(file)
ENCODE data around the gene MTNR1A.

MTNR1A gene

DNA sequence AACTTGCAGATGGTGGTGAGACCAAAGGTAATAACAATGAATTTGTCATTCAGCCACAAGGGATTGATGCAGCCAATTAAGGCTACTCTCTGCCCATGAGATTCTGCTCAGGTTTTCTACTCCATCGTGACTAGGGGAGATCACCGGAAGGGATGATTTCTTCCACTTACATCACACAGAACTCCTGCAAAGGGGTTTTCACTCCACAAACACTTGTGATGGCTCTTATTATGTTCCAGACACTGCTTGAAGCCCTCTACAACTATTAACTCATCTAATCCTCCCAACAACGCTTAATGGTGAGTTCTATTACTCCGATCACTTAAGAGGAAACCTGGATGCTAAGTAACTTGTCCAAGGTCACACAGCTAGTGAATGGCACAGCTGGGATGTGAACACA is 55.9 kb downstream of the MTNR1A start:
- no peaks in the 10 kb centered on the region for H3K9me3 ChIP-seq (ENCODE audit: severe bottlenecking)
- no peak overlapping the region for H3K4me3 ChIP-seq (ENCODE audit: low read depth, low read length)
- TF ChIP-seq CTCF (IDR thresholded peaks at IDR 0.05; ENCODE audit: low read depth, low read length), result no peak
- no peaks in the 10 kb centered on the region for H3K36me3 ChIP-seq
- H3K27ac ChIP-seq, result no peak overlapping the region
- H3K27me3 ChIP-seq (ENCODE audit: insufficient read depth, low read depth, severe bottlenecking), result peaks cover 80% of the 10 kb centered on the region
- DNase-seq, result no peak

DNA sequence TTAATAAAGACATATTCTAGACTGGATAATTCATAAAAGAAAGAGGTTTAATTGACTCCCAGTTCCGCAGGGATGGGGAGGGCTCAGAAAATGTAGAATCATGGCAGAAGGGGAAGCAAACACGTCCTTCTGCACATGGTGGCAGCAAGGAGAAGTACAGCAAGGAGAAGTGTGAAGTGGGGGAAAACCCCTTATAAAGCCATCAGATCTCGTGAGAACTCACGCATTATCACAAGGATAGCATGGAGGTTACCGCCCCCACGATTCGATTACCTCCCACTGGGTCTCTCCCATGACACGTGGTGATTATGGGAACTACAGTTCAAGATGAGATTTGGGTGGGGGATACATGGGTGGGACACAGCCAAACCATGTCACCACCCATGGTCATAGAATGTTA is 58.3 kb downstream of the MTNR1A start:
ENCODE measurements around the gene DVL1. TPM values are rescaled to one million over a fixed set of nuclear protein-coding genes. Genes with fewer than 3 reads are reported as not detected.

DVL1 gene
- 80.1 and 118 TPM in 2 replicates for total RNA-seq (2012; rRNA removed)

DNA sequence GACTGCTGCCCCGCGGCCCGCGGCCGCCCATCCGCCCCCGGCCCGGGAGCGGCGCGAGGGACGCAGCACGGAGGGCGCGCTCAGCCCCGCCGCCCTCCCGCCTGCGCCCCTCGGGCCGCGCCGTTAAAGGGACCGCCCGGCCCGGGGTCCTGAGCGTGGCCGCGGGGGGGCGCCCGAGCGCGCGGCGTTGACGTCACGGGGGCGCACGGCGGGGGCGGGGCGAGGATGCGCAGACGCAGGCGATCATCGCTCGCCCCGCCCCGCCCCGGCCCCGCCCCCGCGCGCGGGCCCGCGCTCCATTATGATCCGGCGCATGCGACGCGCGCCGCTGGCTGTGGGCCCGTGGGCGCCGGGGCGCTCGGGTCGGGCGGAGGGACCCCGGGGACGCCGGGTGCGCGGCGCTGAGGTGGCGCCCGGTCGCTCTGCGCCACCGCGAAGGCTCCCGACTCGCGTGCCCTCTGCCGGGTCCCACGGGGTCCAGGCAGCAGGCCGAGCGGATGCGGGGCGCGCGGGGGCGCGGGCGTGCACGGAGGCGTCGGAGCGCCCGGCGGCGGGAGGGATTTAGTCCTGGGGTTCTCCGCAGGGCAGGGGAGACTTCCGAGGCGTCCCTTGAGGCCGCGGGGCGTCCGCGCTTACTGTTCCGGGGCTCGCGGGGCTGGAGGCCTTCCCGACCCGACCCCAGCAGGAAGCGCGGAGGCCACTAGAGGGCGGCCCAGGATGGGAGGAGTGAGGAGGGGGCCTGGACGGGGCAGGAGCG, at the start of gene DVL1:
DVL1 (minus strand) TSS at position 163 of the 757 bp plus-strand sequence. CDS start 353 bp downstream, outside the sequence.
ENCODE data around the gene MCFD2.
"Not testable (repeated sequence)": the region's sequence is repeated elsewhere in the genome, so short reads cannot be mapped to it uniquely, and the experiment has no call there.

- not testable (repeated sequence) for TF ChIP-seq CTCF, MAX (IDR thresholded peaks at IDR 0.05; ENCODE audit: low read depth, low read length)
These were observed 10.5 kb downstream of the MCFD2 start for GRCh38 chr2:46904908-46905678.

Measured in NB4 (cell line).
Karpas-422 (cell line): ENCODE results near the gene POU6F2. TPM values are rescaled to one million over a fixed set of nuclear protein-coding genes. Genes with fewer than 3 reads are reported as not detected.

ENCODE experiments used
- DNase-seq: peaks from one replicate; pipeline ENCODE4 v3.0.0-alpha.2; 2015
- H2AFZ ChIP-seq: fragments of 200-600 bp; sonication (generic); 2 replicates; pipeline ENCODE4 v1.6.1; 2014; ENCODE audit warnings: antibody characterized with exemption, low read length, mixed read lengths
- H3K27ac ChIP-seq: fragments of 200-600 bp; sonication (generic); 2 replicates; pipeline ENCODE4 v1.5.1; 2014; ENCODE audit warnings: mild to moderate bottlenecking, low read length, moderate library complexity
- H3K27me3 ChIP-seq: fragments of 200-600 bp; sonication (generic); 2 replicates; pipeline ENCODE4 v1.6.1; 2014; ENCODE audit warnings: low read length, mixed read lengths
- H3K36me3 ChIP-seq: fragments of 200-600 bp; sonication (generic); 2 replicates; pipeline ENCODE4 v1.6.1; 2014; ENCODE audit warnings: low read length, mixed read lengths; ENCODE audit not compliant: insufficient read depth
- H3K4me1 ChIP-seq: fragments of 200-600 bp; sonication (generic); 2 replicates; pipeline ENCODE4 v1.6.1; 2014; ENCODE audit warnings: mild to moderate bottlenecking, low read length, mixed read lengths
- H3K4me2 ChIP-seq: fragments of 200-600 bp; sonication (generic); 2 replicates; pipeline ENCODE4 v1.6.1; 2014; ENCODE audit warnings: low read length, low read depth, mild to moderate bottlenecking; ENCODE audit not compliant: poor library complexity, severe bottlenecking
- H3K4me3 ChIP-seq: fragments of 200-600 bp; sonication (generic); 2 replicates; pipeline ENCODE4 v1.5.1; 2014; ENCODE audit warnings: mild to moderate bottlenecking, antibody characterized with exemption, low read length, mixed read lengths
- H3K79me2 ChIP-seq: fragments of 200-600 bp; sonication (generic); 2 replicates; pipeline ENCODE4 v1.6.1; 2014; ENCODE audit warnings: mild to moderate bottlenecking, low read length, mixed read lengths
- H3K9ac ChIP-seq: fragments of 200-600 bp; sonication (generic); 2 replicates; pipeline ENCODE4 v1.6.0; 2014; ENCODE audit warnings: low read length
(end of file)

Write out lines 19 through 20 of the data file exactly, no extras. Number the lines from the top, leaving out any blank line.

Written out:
- not testable (repeated sequence) for TF ChIP-seq CTCF, MAX (IDR thresholded peaks at IDR 0.05; ENCODE audit: low read depth, low read length)
These were observed 10.5 kb downstream of the MCFD2 start for GRCh38 chr2:46904908-46905678.